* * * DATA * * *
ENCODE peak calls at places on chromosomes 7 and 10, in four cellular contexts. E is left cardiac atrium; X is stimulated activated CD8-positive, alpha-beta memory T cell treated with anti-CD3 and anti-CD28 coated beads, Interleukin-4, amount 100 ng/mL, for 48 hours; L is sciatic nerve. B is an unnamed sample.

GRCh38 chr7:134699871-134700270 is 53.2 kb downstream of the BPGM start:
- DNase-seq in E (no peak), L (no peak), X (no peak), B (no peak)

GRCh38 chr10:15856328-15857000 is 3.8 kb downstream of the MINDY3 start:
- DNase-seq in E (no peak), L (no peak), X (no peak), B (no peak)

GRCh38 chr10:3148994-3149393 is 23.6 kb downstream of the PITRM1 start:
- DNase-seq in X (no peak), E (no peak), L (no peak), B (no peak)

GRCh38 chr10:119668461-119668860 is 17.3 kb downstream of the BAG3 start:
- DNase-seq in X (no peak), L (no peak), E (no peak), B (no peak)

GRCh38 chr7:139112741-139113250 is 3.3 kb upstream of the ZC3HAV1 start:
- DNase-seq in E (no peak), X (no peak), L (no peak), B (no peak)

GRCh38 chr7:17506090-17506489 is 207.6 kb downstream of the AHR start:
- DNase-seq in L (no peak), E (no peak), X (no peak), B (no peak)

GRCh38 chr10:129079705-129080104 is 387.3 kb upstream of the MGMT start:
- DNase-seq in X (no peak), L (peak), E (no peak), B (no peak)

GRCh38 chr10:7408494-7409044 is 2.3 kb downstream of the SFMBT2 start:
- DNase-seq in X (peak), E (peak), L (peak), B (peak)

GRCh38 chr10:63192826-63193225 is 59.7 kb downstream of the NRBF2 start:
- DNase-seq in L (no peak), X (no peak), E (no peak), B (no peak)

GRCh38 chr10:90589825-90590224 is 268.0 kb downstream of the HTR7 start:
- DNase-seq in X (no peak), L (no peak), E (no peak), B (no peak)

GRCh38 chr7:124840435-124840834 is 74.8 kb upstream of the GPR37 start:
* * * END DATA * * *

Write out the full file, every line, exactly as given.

ENCODE peak calls at places on chromosomes 7 and 10, in four cellular contexts. E is left cardiac atrium; X is stimulated activated CD8-positive, alpha-beta memory T cell treated with anti-CD3 and anti-CD28 coated beads, Interleukin-4, amount 100 ng/mL, for 48 hours; L is sciatic nerve. B is an unnamed sample.

GRCh38 chr7:134699871-134700270 is 53.2 kb downstream of the BPGM start:
- DNase-seq in E (no peak), L (no peak), X (no peak), B (no peak)

GRCh38 chr10:15856328-15857000 is 3.8 kb downstream of the MINDY3 start:
- DNase-seq in E (no peak), L (no peak), X (no peak), B (no peak)

GRCh38 chr10:3148994-3149393 is 23.6 kb downstream of the PITRM1 start:
- DNase-seq in X (no peak), E (no peak), L (no peak), B (no peak)

GRCh38 chr10:119668461-119668860 is 17.3 kb downstream of the BAG3 start:
- DNase-seq in X (no peak), L (no peak), E (no peak), B (no peak)

GRCh38 chr7:139112741-139113250 is 3.3 kb upstream of the ZC3HAV1 start:
- DNase-seq in E (no peak), X (no peak), L (no peak), B (no peak)

GRCh38 chr7:17506090-17506489 is 207.6 kb downstream of the AHR start:
- DNase-seq in L (no peak), E (no peak), X (no peak), B (no peak)

GRCh38 chr10:129079705-129080104 is 387.3 kb upstream of the MGMT start:
- DNase-seq in X (no peak), L (peak), E (no peak), B (no peak)

GRCh38 chr10:7408494-7409044 is 2.3 kb downstream of the SFMBT2 start:
- DNase-seq in X (peak), E (peak), L (peak), B (peak)

GRCh38 chr10:63192826-63193225 is 59.7 kb downstream of the NRBF2 start:
- DNase-seq in L (no peak), X (no peak), E (no peak), B (no peak)

GRCh38 chr10:90589825-90590224 is 268.0 kb downstream of the HTR7 start:
- DNase-seq in X (no peak), L (no peak), E (no peak), B (no peak)

GRCh38 chr7:124840435-124840834 is 74.8 kb upstream of the GPR37 start: